Author Recommendation: Ben Coes
Coup d’Etat gets high marks from me along with the rest of Ben Coes’ books. There are a lot of new authors out there but I doubt they can put together 3 books this good as well as Ben Coes. I look forward to reading more from him and considering how great his first three books are I’d say the best is yet to come.
I’ve been looking for a new thriller series for a long time. Something to entertain the portion of my brain that loves action, violence, war, combat and assassinations. I found that with Ben Coes’ Dewey Andreas novels even if at first I was quite skeptical of this author whom I had not heard of before I received an email from someone claiming to be his marketing manager. I honestly thought the email was some sort of scam so I called the number given in the email. The phone call settled all doubt that she was in fact his marketing manager and that they were willing to send me a copy of his upcoming book The Last Refuge. Why am I telling you this? Because I received this book two months in advance and I want you to know that just because I got a book for free I’m not some hack who will give out a great review in exchange for something free.
While his very kind marketing manager rushed to send me The Last Refuge I started looking into Mr. Coes. I went to his website and then looked at the section about him. To be completely honest I was a little concerned that I wouldn’t like his books because he, at least on paper, seems to be a hardcore Republican. However I remembered thinking that exact same thing when I first stumbled upon Vince Flynn. I thought “there is no way we’d get along and no way that I will like his books”. I learned to tell my brain to shut up after picking up my first Vince Flynn book. Oddly enough upon further inspection of Mr. Coes’ website I saw a glowing recommendation from Vince Flynn himself that in combination with my initial thoughts of hesitation made me purchase his first two books. You can see them on my iPad here.
Jump to my review of Ben Coes’ latest book The Last Refuge
While I was waiting for the advanced copy to arrive I dove into Power Down which is his first book. I didn’t read the synopsis (which might have quelled any initial doubt) so I didn’t know what to expect. After reading the first chapter though I knew I was hooked. The plot and the main character are so different from other thrillers in this niche that you stop comparing this book and the author to Vince Flynn and the like. You find it filling a void left by other books – a void you didn’t even know you had. The reason I say that is because the main character, Dewey Andreas, is so completely different than you’d expect from a former soldier (and former Delta Force). He’s an angry, rage filled, unappreciated, heavy drinker who left America over a decade ago and has no intentions of returning. After his son died of leukemia, his wife blew her brains out while he was training and the local prosecutor tried to frame him for it; the military abandoned him. I don’t think I could sing the Star Spangled Banner after all that either. Yet his work ethic and will to fight remain as is evidenced by the events that follow.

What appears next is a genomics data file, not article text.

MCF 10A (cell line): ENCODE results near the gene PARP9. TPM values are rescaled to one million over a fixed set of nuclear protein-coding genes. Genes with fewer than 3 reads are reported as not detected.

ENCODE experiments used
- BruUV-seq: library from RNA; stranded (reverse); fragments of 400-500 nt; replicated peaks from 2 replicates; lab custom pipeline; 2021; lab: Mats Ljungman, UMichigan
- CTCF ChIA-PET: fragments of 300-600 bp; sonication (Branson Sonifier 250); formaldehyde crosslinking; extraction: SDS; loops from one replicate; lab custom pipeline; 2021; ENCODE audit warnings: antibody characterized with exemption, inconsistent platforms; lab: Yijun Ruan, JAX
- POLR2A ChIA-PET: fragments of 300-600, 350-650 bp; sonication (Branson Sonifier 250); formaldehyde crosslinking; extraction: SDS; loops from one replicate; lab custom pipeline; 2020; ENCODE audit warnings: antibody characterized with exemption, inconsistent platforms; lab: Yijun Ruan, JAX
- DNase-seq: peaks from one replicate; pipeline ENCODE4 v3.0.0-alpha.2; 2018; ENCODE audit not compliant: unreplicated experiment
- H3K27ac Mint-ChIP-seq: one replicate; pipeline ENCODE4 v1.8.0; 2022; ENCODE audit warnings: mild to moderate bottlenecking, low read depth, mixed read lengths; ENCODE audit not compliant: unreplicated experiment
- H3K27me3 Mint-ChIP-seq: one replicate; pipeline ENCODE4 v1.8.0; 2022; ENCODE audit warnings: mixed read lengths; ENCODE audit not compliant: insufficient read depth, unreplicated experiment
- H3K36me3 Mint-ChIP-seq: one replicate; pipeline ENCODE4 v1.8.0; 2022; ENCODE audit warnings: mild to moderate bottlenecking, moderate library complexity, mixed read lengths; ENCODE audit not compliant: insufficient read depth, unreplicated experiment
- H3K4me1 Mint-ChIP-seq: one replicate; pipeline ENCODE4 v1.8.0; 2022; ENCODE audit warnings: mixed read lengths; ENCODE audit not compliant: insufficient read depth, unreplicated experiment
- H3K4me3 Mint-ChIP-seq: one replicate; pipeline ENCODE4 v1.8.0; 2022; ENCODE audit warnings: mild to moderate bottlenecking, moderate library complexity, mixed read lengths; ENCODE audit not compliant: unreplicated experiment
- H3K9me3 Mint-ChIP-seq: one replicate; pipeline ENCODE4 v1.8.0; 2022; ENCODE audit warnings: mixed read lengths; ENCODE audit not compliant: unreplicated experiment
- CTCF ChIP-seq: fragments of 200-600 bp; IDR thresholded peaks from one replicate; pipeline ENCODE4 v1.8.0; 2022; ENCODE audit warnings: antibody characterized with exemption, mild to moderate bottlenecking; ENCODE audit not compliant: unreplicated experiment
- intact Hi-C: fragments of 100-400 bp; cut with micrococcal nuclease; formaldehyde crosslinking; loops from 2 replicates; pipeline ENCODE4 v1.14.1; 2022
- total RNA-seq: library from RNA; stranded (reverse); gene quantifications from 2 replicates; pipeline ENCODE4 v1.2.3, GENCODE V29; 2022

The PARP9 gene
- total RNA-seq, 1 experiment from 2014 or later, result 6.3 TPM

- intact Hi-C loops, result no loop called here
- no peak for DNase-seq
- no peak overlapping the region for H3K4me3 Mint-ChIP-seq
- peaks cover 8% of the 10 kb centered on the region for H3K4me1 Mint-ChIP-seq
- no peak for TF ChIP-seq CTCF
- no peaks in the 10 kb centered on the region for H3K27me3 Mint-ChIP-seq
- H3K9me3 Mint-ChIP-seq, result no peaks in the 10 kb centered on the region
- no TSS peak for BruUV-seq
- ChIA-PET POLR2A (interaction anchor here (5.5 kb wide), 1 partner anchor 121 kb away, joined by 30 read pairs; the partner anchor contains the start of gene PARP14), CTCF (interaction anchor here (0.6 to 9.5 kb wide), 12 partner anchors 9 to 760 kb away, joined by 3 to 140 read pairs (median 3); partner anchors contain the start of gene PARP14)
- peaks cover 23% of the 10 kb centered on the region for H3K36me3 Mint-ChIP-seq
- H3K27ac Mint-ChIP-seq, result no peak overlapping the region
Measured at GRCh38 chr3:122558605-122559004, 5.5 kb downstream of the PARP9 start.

The other thing that I absolutely loved about this book was that Dewey Andreas is a trained killer but he wasn’t looking for the fight that found him. Basically he was standing in front of the fan when the shit hit it. To me this was unusual as well as something that I felt myself identifying with and it made his back story that much more believable. I wasn’t expecting to connect with a main character as much as I did with Dewey Andreas.
I have to say the terrorist plot in Power Down is absolutely genius. Instead of putting together a mishmash of actual terrorist plots from CNN headlines Ben Coes delivers what can only be described as pure brilliance. It gives you a different look at terrorism – a look that will scare you. It is a glimpse inside a world that will make you hope that there are people like Dewey Andreas because honestly this plot, this genius, makes much more sense than a half-baked underwear bomb. It is designed to destroy America and strike what we need and love most. If Osama bin Laden were alive he’d probably kill himself for not thinking of this first.
The Last Refuge
When his unreleased book arrived I had just finished Power Down so I sadly haven’t had a chance to read Coup d’Etat yet. I knew based off of the first book that if I started reading The Last Refuge at night I wouldn’t be able to sleep so I impatiently held off until morning. Now I did read the synopsis for this one and I had to scratch my head because Dewey Andreas’ past seemed to change from being a former Ranger and Delta to being a former SEAL and Delta. I’m sure that will be fixed before release. With that out of the way I was already very intrigued as it’s something that could be in the paper tomorrow. Iran has developed a nuclear bomb with intentions of destroying Tel Aviv.